Sewing and Chatting. . . and Hopefully Feeling Better

19-year-old Helena Muffly wrote exactly 100 years ago today: 

Tuesday, June 9, 1914:  Besse came out today to spend part of the week and get her sewing done.

Left to right: Helena (seated), Besse, Jimmie, Ruth (circa 1912)

Left to right: Helena (seated), Besse, Jimmie, Ruth (circa 1912)

Her middle-aged granddaughter’s comments 100 years later:

The few words in a diary entry sometimes don’t even  begin to convey the full story. This time I (and many of you) can fill in a few of the gaps. . .

Grandma’s married sister Besse recently lost a baby. The three-day-old infant died on May 23. This was her second newborn to die. She also lost a baby in 1912.

There’s no place like home. It can be a wonderful place to spend a few days sewing and regrouping.

 

Signature Analysis, 1912 and 1914 Birth Certificates

19-year-old Helena Muffly wrote exactly 100 years ago today: 

Sunday, May 24 – Thursday, May 28, 1914: Nothing much doing.

hester death certificate 1912

Her middle-aged granddaughter’s comments 100 years later:

This is the fourth of five days that Grandma lumped together into one diary entry. Her infant niece, the daughter of her sister Besse, died on May 23. Yesterday’s post contained the death certificate for the baby.

This was the second baby of Besse and Curt Hester that died in infancy—they previously lost one in 1912. On April 9, 1912, Grandma wrote:

I was an aunt for one brief half a day yesterday, but didn’t know it until this morning. I was so disappointed when I heard it was dead. My little nephew was buried this afternoon. The baby I never saw. I feel like crying, when I think I am an aunt no longer.

When Maryann Holloway saw yesterday’s post, she did a little research and found the death certificate of the baby who died in 1912. Thank you Maryann! I greatly appreciate you locating it—and then sharing it with me.

Both babies died of cyanosis which refers to a bluish skin color. The babies may have been premature and had  immature lungs, or perhaps a heart condition. The baby born in 1914 also had spina bifida.

One thing that jumped out when I looked at the two death certificates was that the infants’ father, D. Curt Hester, signed them both. And, that his signature looked more wobbly in 1914 than in 1912.

1914

1914

hester death certificate 1912.signature

1912

I can’t begin to imagine the stress and emotions that he was feeling when he signed those documents. The baby in 1914 lived 3 days before she died. At least to me, Curt’s signature in 1914 suggests, that he was exhausted and totally wiped out when he had to help complete the death certificate. Whew, what a sad task for a young father!

I continue to be amazed at the help and kindness of my readers. One reader found the death certificate of the baby born in 1914—and then another found the death certificate of the one born in 1912. Thanks again, Maryann and Agnette.

An aside– You might enjoy reading Maryann’s blog, If I Had a Time Machine. It contains interesting historical anecdotes for each day.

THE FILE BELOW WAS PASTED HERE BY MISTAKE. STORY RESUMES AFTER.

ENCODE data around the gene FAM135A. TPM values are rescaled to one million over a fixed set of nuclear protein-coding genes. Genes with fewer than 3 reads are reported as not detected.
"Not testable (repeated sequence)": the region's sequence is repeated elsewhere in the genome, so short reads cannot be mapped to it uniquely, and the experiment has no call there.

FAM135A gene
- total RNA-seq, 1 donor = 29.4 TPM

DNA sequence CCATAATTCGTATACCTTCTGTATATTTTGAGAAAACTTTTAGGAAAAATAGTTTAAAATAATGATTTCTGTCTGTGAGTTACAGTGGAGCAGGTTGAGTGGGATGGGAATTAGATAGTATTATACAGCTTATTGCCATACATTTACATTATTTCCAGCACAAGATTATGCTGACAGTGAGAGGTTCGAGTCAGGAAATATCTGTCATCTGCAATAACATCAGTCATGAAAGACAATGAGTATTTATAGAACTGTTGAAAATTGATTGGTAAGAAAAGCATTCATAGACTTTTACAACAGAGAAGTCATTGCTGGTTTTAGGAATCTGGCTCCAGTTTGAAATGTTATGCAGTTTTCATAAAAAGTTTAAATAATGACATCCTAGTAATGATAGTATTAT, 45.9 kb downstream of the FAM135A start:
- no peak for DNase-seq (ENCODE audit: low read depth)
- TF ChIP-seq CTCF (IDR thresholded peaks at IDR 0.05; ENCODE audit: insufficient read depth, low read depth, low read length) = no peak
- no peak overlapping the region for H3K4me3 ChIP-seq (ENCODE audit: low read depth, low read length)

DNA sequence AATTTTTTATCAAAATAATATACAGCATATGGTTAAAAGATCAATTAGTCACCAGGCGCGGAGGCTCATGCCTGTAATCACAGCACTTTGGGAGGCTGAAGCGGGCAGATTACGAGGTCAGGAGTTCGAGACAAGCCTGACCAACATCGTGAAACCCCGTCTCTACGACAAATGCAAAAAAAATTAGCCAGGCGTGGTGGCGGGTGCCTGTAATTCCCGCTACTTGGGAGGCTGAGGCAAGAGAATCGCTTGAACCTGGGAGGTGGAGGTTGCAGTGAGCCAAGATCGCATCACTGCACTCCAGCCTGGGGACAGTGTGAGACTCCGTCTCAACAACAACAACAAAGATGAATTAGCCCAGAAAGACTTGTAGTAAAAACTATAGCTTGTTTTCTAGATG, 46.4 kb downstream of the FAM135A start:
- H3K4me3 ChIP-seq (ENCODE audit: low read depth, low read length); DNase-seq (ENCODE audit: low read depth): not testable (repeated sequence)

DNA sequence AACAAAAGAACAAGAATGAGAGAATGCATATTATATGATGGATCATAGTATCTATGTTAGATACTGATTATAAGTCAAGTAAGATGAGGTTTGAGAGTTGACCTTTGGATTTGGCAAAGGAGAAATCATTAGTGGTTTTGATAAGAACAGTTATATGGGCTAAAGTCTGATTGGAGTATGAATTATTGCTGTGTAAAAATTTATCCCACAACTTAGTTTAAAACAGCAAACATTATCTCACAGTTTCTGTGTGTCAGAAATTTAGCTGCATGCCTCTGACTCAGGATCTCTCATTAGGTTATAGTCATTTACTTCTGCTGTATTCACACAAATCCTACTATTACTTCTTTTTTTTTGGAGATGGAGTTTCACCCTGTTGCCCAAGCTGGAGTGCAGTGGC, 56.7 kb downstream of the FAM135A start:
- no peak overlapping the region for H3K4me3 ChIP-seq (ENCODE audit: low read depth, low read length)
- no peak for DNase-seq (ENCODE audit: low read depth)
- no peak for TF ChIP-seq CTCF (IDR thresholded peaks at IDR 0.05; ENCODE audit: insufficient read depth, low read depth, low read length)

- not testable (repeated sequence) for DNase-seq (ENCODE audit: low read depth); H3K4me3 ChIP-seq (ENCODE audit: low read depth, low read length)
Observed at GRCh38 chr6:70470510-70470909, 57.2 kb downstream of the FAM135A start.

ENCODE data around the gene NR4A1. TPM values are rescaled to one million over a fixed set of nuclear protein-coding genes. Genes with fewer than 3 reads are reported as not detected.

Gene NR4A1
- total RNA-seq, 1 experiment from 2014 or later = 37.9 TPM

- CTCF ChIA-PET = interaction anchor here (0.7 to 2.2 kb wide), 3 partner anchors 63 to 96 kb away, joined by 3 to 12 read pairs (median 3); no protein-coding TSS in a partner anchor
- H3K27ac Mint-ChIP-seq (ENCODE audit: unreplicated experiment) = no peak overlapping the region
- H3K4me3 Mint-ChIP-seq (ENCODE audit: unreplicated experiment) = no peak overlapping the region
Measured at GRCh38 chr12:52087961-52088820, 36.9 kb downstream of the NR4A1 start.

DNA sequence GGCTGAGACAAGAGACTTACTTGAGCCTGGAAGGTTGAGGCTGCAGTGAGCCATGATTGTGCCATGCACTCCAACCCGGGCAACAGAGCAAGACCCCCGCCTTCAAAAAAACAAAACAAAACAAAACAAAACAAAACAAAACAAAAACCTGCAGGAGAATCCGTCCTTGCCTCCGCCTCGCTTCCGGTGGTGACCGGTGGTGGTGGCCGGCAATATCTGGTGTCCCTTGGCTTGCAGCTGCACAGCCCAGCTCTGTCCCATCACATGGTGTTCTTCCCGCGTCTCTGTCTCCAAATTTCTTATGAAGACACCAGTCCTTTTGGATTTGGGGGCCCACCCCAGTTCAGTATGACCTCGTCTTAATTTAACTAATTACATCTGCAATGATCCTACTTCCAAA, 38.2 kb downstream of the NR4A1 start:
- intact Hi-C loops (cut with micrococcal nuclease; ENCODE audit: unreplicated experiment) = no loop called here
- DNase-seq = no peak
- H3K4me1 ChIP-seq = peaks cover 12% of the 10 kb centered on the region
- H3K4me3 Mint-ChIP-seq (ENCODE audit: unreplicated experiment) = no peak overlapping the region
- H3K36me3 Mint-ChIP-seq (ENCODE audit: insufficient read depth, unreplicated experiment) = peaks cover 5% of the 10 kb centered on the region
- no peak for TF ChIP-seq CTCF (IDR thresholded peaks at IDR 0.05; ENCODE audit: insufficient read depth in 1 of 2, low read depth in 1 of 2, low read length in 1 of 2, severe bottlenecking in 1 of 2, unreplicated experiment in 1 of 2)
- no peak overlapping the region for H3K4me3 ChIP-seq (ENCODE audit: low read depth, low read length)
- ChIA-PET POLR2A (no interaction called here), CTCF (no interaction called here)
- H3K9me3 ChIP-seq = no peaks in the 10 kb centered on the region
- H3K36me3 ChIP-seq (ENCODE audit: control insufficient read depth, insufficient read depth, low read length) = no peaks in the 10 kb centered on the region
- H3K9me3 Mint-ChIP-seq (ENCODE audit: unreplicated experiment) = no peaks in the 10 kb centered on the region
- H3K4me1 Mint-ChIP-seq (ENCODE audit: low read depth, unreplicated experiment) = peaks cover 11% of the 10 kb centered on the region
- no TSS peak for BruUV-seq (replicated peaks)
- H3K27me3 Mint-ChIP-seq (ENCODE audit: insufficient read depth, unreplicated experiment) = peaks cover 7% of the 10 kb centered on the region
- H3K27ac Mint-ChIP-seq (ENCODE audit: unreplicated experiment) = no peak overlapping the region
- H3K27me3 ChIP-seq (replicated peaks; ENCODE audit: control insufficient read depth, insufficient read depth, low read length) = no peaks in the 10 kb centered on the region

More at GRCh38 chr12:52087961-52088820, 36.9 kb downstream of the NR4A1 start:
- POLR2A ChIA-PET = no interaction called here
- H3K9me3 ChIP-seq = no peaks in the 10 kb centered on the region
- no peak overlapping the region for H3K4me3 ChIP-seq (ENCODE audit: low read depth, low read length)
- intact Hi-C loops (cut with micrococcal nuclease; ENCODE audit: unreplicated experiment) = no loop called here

Baby Hester’s Death Certificate

19-year-old Helena Muffly wrote exactly 100 years ago today:

Sunday, May 24 – Thursday, May 28, 1914: Nothing much doing.

Hester baby death certificate 5 23 1914

Her middle-aged granddaughter’s comments 100 years later:

Sometimes posts just write themselves. This is one of those times.

This is the  third of five days that Grandma lumped together into one diary entry. Her infant niece, the daughter of her sister Besse, died on May 23.

My readers are awesome. I owe Agnette a huge thank you for finding the death certificate for the baby. I’m still tingling with amazement that she took the time to search for it—and that she found it.

Sunday was a busy day—and I sat down to write the post for today at about 9 p.m. last night. I was unsure what to write—and then I glanced at the comments I’d recently received. There was Agnette’s comment and a link to the death certificate.

The death certificate affirms the information in the diary. I can’t quite make out the first listed cause of death—Does anyone have any ideas? –but was surprised that the second cause was Spina Bifida.

Grandma mentioned her sense of foreboding the day the infant was born—but did not indicate a serious congenial condition—and had seemed to think that the baby would be okay in the next diary entry. I’m surprised she didn’t mention something related to the Spina Bifida.

This makes me wonder if Besse’s first baby, who also died in infancy, had Spina Bifida. And, it makes me appreciate doctors’ recommendations today that women make sure that they get adequate amounts of folic acid prior to conception to help decrease the likelihood that the baby will have Spina Bifida.

The death certificate says that the baby was buried at River Church Cemetery. I wasn’t sure where it was—so I googled it. An Ancestry.com message board popped up. According the one of the comments on the message board:

The River Church is St. John’s Delaware Run Lutheran Church, located on Musser Lane, Watsontown. Because this is a rural area, it is actually closer to Dewart (about a mile) than Watsontown (about 2 1/2 miles).

I don’t know of any family connections to this church, but perhaps the Hesters’ attended it.

I’m still tingling—so many pieces of the puzzle are fitting together with this death certificate. Thanks again, Agnette!

The Little Life So Soon Begun Is Ended

19-year-old Helena Muffly wrote exactly 100 years ago today: 

Saturday, May 23, 1914: The little life so soon begun is ended.

DSC02375Recent photo of the house Besse lived in when I was a child. I’m not sure if this was where she lived in 1914.

Her middle-aged granddaughter’s comments 100 years later:

Oh. . . Grandma,

I’m so sorry. What happened? . . . Are you okay? . . . How’s Besse doing?

Grandma’s three-day-old niece died. She was the daughter of Grandma’s older sister Besse and her husband Curt.

Grandma was worried about her niece the day she was born—but the diary entries the next two days suggested that everything was going to be okay— yet obviously something went wrong.

I try never to go ahead in the diary—yet somehow it doesn’t feel quite right that I didn’t clue all of you in that it wasn’t going to be a happy ending. I apologize if I should have foreshadowed the pending death.

This has been a hard series of posts to write. It almost feels like all of this is happening in real time—not a hundred years ago—to people I love and care about.

An Auntie for the Second Time

19-year-old Helena Muffly wrote exactly 100 years ago today: